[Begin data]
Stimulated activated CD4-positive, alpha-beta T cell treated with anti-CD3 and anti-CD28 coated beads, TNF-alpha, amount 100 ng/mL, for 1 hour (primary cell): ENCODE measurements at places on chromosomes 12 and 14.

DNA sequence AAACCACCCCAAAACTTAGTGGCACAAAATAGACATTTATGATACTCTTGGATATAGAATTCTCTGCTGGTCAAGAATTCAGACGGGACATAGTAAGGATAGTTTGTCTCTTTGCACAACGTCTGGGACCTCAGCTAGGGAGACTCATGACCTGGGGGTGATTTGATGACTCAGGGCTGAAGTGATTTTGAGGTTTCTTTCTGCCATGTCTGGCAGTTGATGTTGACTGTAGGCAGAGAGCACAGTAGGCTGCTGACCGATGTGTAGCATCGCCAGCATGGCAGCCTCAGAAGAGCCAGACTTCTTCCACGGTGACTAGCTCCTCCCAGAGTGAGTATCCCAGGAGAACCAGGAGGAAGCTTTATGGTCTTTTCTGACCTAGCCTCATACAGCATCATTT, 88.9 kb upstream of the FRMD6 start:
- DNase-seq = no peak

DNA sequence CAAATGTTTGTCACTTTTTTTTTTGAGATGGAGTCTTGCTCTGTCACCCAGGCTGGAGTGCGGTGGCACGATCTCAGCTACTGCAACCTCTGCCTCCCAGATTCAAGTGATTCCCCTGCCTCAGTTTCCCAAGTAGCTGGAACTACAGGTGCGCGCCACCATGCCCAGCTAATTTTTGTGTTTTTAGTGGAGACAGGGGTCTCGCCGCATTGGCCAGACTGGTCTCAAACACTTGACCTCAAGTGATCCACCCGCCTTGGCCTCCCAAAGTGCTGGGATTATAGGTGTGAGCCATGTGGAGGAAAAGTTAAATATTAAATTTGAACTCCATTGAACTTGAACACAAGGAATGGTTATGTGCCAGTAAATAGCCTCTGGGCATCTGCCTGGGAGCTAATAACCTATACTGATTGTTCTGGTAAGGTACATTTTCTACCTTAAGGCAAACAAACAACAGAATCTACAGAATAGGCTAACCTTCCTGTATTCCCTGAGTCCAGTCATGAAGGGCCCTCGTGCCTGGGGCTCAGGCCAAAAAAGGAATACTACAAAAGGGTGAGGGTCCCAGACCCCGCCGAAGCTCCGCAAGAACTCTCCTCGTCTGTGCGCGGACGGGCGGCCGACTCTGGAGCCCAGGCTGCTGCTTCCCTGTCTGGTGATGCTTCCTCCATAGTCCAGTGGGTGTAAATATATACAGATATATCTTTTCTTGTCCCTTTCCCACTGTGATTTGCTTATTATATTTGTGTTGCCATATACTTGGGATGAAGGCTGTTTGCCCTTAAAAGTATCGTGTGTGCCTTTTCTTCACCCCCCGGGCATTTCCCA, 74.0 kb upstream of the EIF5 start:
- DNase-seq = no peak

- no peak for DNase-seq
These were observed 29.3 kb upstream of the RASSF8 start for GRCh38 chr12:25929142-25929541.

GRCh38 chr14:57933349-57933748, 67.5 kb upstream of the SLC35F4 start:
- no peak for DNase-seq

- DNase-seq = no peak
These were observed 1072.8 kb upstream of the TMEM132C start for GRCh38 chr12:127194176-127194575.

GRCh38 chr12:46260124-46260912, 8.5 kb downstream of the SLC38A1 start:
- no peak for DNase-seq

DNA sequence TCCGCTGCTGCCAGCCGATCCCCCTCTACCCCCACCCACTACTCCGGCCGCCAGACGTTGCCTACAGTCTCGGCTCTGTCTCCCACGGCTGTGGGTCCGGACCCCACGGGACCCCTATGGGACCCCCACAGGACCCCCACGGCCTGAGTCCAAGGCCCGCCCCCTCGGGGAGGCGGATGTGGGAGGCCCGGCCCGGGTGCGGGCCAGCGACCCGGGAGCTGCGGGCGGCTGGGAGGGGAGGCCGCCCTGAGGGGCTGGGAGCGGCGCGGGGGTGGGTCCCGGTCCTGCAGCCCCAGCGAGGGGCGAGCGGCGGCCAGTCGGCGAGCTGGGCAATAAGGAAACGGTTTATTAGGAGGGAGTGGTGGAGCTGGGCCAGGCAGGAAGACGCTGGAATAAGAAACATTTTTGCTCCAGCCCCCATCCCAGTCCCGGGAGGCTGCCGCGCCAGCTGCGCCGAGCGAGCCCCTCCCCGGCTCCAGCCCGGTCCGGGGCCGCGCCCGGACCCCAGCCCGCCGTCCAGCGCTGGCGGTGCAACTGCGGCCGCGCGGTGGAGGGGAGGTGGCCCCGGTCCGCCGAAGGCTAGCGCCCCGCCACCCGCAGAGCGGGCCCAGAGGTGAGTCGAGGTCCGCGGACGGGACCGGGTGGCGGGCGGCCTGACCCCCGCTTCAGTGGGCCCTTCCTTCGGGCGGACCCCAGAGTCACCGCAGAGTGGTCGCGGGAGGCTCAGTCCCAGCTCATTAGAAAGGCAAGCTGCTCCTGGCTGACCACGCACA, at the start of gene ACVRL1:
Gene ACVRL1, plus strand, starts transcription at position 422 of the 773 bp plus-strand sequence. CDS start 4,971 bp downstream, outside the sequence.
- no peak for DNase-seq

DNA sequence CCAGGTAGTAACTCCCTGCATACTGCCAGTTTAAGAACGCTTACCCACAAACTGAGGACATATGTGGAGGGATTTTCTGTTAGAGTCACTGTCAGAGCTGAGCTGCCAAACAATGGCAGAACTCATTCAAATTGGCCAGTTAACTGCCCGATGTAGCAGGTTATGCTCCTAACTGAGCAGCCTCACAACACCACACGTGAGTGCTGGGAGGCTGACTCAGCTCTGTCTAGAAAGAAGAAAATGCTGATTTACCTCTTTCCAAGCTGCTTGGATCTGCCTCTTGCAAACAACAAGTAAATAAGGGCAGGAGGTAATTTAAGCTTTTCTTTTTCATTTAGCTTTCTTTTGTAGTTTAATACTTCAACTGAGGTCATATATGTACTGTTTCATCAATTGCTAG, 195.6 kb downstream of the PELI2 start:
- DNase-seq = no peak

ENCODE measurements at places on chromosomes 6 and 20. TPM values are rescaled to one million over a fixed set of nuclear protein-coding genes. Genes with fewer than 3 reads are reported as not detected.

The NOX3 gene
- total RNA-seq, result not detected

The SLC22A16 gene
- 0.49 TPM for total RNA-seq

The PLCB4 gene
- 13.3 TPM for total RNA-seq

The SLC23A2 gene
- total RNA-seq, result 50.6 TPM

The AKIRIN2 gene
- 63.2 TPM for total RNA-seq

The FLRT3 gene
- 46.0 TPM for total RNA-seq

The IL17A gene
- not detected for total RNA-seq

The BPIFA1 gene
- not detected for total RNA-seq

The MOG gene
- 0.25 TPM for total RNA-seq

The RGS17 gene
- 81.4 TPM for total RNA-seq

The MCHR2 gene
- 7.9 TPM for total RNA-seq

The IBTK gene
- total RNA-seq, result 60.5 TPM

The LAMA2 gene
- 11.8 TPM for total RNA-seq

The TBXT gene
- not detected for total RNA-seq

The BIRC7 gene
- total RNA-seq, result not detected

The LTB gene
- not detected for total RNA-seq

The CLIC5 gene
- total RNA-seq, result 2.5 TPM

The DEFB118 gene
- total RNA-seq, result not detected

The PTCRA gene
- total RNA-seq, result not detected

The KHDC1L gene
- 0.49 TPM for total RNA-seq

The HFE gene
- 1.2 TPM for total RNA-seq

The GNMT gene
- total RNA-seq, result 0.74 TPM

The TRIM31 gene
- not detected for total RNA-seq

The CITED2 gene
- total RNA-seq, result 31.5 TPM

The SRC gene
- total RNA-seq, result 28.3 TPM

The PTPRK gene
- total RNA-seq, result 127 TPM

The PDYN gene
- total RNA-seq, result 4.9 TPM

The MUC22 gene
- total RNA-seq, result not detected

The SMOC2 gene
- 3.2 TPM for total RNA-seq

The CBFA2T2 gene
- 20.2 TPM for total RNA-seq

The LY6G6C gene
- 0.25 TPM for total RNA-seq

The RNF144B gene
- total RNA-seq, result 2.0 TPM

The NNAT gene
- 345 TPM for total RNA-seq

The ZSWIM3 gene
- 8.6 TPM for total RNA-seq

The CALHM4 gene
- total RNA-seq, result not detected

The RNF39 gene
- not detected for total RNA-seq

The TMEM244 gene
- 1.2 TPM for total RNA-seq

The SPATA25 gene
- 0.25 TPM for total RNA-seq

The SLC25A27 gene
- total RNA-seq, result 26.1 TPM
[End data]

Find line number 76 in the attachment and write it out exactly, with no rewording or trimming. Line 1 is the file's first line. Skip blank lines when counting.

The SMOC2 gene